Maceration and Distillation

The original old Egrot alambics at the historic Emile Pernot distillery in Pontarlier are in all respects identical to those used in the absinthe era. The larger alambic has a capacity of 900l, the smaller one holds 200 litres. Both are jacketed with wood, and topped by a traditionally shaped chapiteau, which leads via copper pipe up to a rectifying ball above the condenser.
The rectifying balls return some of the heavier vapours to the pot, while the balance condenses in the cooling coils submerged in water in the grey coloured tank below, before being collected in the horizontally mounted cylindrical distillate tanks at the bottom. It’s possible to conduct two distillations simultaneously with this apparatus.

The dual Egrot alambics

An overhead photo of the alambics. In the middle are the rectifying balls, with the twin condenser coils in their water tank visible below.

alambics with twin condenser

The dual Egrot alambics

Macerating the Herbs

A quantity of base spirit is added to the alambic pot, diluted with water to about 85%. The mixed crushed herbs are stirred in, and left to macerate overnight in the high proof alcohol. In the morning additional water (together with any tails or phlegms from previous distillations) is added, before the distillation run commences. It takes two to three hours to heat the alambic to the required temperature.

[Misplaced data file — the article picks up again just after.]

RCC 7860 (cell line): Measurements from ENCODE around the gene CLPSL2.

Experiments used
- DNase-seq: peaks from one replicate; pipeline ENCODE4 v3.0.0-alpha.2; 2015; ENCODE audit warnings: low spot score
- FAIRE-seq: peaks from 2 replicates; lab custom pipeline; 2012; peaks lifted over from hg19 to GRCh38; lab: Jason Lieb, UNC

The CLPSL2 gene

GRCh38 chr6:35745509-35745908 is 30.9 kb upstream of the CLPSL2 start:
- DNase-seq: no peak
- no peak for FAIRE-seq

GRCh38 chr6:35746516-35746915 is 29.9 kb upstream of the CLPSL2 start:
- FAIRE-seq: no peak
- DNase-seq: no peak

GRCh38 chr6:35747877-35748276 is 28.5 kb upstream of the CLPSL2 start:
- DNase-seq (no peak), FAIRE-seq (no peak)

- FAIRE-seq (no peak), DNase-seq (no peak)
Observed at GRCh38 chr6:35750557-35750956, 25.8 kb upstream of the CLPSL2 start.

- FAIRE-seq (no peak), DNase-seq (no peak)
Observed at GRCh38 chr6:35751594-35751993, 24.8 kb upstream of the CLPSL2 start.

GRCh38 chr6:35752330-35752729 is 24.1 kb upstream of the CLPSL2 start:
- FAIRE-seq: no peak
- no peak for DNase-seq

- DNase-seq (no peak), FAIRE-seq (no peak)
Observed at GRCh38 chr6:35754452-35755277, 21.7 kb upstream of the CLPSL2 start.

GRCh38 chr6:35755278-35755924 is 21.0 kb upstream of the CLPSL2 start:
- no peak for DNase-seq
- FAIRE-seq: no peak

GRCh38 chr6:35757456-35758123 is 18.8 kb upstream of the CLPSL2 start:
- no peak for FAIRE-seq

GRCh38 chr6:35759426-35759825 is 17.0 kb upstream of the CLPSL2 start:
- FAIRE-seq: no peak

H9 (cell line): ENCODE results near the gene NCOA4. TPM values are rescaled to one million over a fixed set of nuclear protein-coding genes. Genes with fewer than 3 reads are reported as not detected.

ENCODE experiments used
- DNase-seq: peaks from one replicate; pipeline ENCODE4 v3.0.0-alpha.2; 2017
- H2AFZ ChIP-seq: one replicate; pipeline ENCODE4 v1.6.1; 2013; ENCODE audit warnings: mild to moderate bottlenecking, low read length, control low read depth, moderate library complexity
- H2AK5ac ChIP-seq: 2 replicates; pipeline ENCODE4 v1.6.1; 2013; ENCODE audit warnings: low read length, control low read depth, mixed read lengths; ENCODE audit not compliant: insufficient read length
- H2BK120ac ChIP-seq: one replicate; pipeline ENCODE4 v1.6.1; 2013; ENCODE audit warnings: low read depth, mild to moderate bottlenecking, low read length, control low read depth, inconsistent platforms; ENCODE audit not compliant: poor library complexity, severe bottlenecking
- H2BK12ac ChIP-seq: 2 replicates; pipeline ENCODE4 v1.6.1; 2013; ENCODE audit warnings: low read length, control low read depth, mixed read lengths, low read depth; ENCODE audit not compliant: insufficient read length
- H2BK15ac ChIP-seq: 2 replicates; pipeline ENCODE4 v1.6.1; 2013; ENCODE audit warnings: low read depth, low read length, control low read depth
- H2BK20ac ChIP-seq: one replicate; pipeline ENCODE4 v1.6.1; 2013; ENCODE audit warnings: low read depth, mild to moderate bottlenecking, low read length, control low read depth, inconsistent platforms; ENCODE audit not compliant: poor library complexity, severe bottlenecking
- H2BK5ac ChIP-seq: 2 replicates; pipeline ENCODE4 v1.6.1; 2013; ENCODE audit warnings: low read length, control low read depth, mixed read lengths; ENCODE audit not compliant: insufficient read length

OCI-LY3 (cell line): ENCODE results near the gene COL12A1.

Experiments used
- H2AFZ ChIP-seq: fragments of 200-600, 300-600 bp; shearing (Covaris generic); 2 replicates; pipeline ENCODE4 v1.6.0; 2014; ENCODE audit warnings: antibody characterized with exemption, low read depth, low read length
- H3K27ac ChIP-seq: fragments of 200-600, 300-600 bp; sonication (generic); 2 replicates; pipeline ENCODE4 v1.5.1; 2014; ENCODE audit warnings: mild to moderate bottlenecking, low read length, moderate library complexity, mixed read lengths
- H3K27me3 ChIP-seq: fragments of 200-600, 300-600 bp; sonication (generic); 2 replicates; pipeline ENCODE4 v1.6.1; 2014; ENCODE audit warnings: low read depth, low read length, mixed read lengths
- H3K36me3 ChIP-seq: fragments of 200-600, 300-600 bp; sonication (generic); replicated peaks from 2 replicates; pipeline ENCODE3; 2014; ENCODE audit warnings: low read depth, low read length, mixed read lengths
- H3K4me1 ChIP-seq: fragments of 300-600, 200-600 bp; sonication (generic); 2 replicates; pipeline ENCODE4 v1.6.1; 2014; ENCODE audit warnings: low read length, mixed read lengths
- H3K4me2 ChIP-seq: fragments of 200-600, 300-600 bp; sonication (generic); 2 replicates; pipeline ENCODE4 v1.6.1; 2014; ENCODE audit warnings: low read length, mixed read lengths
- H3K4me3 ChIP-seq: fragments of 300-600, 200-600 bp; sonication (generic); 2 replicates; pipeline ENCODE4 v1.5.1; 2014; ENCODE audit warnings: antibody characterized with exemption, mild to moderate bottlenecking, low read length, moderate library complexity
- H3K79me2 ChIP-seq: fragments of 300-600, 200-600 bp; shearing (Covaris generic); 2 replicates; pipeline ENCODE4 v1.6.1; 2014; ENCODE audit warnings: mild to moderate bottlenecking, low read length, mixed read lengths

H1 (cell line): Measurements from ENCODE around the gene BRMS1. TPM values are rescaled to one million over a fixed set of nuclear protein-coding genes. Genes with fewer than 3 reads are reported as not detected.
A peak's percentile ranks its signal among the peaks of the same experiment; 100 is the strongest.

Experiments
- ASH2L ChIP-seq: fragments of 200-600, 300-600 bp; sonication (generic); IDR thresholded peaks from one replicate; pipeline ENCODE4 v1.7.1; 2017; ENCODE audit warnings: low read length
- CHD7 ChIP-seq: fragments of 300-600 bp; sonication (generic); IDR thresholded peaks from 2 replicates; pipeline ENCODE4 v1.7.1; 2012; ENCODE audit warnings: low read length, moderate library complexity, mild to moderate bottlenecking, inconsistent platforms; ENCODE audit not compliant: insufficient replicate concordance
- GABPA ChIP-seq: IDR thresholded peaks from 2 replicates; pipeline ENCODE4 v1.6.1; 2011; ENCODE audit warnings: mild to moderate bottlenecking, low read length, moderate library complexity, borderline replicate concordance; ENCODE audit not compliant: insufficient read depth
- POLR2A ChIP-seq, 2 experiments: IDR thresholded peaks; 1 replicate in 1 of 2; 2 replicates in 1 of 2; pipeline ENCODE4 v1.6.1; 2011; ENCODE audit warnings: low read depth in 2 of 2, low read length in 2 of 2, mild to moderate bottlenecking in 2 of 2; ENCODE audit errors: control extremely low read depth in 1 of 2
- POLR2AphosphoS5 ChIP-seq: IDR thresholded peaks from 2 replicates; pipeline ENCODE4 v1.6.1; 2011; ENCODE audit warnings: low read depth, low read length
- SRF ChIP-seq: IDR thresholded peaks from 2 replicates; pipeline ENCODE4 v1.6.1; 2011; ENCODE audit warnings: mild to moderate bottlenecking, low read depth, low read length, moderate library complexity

The manufacturer’s nameplates are recessed into the stills, allowing one to feel the temperature of the inner copper jacket.

In a separate room in the distillery are the alcohol tanks holding the 97.3% pure base spirit used for absinthe distillation. Generally in France beet alcohol is used, although some manufacturers (including, historically, Pernod Fils), prefer grape alcohol.

The rectifying balls are continually cooled with water, allowing the heavier vapours to condense and be redirected back to the pot. Everything else passes through the condenser coils below. In most cases the rectifying balls are only used for part of the run, and many distillers prefer to bypass them entirely.

The precious distillate is collected in calibrated 2 or 5 litre jugs from the copper tanks below the condenser. The clear distillate is carefully monitored by sight, smell and taste, as the end-run or tails must be collected separately. Tails may at first be lightly coloured, especially if pollen rich or finely powdered herbal material has been used, but will end up a milky white. Rich in anethole, they are added to future runs and re-distilled – nothing is ever wasted in a distillery, and every drop of alcohol has to be accounted for to the excise authority.

After the run is complete, the herbal charge must be removed and the distilling pot thoroughly cleaned. The perforated grille shown on the left helps stop the herbs from clogging the pipework, and also reduces eructions or ‘burps’ in the herb mass.